The Algonquin Wolves beat the Durham Lords 2-0 on Oct. 18 in an exciting home playoff match, advancing to the quarterfinals in men’s soccer.
“I think we were most happy with the amount of effort the guys had,” said Angus Wong, the Wolves’ head coach.
“This is one of the games that we felt the team really played for each other today. They were committed to each other as a team, so we were really happy with (the win).”
The Wolves scored an early 13th-minute goal by midfielder Cristian Aviles-Molina who was at the net at the right time to tap the ball home with a tidy finish.
Aviles-Molina would go on to score his second goal and the last goal in the game, this time on a penalty shot that sent the keeper the wrong way.
“I thought it was a strong performance,” said Aviles-Molina. “There were a little bit of ups and downs during the game, but we remained as a team and as a unit for the full 90 [minutes] even when we were suffering for a bit, but obviously the result shows the better team won today.”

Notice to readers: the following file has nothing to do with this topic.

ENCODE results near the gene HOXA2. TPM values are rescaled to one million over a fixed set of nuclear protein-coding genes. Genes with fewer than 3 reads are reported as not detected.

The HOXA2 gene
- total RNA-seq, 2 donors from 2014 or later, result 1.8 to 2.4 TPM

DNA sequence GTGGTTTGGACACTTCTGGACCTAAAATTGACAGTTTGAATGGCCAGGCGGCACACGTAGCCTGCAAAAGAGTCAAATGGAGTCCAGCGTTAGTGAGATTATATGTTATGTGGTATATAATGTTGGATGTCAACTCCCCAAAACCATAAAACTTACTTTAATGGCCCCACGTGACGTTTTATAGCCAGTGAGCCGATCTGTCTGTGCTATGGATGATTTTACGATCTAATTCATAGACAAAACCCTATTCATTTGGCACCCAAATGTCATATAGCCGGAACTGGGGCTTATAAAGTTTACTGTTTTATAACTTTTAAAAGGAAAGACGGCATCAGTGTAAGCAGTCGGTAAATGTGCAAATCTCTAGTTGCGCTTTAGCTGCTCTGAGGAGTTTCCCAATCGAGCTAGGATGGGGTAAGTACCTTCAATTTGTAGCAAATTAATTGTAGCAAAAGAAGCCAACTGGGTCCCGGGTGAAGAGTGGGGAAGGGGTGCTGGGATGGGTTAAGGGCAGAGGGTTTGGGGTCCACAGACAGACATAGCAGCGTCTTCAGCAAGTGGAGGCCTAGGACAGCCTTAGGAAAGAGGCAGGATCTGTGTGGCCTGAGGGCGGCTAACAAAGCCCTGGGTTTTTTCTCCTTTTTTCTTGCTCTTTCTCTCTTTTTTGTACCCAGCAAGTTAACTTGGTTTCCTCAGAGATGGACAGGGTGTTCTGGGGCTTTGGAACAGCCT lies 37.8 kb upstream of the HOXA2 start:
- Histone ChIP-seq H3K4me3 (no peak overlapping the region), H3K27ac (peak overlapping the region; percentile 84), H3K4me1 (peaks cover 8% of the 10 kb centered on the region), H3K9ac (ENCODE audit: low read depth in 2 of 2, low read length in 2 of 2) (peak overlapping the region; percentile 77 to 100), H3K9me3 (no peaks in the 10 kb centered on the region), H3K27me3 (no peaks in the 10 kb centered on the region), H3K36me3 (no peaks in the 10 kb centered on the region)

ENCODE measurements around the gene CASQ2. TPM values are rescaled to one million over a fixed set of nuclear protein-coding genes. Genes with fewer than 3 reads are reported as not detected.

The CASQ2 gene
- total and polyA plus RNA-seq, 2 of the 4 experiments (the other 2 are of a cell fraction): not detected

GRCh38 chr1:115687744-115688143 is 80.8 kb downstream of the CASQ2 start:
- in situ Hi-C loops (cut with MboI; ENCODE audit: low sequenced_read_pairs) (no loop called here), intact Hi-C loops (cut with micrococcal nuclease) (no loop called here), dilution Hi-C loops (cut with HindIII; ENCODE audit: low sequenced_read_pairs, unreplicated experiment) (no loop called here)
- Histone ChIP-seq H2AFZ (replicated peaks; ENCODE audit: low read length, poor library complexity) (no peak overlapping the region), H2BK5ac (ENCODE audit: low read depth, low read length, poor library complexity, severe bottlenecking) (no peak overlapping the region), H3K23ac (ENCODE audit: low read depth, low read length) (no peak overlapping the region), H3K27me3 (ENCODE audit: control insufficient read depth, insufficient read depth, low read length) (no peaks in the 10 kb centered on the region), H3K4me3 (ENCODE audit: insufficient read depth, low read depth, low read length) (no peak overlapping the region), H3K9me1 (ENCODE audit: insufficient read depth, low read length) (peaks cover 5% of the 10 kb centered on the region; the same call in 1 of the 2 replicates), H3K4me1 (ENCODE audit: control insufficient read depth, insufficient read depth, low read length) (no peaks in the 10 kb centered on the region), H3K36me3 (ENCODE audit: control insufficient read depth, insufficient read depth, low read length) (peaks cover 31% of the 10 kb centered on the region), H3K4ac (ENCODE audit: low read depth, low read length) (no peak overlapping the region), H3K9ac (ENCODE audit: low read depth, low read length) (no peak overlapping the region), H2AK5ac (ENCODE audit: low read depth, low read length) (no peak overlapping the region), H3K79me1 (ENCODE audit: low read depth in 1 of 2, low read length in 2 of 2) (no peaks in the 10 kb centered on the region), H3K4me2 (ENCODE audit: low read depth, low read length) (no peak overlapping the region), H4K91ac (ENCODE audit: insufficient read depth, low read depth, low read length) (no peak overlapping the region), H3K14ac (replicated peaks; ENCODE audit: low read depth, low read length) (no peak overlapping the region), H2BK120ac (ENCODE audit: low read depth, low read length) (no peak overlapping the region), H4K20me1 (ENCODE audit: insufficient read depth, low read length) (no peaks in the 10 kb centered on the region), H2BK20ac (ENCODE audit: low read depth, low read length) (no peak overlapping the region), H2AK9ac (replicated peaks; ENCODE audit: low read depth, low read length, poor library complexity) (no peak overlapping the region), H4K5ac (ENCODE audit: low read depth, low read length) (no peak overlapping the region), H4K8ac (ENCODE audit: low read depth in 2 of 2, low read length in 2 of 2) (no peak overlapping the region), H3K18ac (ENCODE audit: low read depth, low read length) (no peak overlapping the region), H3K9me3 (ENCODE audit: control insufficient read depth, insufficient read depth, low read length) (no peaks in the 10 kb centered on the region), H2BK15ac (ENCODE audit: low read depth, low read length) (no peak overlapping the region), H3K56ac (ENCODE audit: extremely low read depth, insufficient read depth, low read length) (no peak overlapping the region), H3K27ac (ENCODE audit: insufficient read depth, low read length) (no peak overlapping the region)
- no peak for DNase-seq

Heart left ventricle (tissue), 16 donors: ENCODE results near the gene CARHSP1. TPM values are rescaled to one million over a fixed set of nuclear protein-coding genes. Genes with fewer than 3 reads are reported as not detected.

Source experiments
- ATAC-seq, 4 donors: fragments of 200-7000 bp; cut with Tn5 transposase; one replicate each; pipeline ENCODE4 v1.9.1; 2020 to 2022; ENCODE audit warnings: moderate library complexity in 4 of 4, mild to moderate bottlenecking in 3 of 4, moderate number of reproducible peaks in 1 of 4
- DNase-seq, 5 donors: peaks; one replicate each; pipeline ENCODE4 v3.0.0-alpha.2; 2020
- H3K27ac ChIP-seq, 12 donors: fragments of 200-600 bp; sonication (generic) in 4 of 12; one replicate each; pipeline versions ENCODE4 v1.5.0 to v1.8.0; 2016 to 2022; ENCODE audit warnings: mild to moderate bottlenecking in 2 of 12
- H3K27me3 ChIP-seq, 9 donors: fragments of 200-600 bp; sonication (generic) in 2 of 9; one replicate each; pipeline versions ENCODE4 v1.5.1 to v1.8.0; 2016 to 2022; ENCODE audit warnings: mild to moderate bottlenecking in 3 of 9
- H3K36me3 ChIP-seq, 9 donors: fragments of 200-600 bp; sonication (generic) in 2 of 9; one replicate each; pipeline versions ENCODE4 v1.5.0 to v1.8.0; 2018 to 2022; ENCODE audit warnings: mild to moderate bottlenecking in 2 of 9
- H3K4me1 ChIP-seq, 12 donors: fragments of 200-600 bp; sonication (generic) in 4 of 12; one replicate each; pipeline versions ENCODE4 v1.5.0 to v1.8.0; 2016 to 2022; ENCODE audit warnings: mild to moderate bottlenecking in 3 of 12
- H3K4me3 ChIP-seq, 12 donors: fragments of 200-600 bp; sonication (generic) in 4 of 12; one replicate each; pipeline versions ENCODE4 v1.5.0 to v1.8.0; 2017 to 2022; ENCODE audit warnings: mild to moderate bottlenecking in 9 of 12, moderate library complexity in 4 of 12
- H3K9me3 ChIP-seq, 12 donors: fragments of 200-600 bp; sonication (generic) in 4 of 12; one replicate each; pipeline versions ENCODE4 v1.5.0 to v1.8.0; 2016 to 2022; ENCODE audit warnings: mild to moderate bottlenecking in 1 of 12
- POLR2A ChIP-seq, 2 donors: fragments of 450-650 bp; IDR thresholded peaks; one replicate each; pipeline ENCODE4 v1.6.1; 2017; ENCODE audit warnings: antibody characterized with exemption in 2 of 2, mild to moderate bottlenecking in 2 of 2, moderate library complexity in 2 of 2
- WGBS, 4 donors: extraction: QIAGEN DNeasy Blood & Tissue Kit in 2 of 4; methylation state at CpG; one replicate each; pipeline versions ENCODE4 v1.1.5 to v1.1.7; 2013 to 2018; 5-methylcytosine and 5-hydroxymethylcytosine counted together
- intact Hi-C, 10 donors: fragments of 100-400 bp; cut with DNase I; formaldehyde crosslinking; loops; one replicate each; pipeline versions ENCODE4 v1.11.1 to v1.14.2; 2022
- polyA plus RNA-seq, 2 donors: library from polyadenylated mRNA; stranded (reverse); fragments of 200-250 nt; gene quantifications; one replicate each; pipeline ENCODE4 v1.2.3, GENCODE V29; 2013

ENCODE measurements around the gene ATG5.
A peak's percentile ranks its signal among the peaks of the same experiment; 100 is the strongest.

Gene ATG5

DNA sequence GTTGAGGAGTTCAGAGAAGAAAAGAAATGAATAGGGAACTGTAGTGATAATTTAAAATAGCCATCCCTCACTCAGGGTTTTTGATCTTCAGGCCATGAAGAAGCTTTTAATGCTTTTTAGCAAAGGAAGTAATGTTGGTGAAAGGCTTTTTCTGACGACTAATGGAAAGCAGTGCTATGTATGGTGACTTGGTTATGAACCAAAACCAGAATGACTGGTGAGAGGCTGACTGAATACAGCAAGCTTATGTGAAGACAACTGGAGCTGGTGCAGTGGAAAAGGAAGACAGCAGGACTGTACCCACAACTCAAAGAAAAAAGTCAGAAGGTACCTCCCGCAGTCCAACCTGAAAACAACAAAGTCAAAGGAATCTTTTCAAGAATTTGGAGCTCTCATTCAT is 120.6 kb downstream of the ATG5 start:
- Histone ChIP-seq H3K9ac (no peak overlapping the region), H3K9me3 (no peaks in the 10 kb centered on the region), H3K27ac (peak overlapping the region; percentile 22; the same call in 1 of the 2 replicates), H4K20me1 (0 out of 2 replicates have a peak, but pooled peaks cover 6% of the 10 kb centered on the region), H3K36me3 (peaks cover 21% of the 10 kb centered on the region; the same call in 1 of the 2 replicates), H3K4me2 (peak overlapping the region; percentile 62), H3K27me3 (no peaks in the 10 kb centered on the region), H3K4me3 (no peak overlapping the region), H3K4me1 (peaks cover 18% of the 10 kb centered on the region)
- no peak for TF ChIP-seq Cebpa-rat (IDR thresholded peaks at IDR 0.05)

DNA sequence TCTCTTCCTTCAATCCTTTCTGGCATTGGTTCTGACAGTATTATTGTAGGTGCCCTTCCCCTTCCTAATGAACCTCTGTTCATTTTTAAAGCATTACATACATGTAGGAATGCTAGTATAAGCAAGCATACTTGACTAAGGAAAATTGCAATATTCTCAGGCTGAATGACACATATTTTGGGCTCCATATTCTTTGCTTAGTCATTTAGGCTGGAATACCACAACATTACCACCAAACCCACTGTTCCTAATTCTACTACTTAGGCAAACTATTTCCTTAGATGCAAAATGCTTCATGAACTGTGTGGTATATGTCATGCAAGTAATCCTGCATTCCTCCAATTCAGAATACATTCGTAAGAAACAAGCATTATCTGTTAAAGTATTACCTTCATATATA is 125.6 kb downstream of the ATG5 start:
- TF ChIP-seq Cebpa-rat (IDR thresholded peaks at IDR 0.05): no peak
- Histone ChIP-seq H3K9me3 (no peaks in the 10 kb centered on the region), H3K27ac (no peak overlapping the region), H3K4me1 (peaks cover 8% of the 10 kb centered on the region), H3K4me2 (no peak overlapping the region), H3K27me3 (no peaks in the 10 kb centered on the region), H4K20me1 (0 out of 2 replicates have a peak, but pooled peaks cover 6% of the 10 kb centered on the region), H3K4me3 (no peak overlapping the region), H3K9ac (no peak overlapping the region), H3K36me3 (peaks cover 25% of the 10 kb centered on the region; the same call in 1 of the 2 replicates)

A goal was disallowed against the Wolves in the 27th minute because the ball was supposedly in the Durham goalkeeper’s hands.
“I’m not sure if it should’ve counted or not. I’ll have to see it on tape. At the moment I thought it was fine, but I’ll have to see it again,” said Wong.
The Wolves will now be moving on to the quarterfinals to face Conestoga Condors in Kitchener on Oct. 21. The Condors are in first place in the west division with an undefeated record of 10-0. The OCAA website will livestream the game.
“We haven’t had a chance to see (Conestoga),” said Wong. “The season goes by really quickly, so we were focused on the other teams in the east. We are going to watch some tape on Conestoga. The west typically has strong teams.”
Added Wong: “They were a strong team last year. I think they are supposed to be really well-coached and have a really organized team, so I’m sure it’s going to be a challenge for us, but we are confident that if we play the way we are capable of playing that we can compete with anybody in the province.”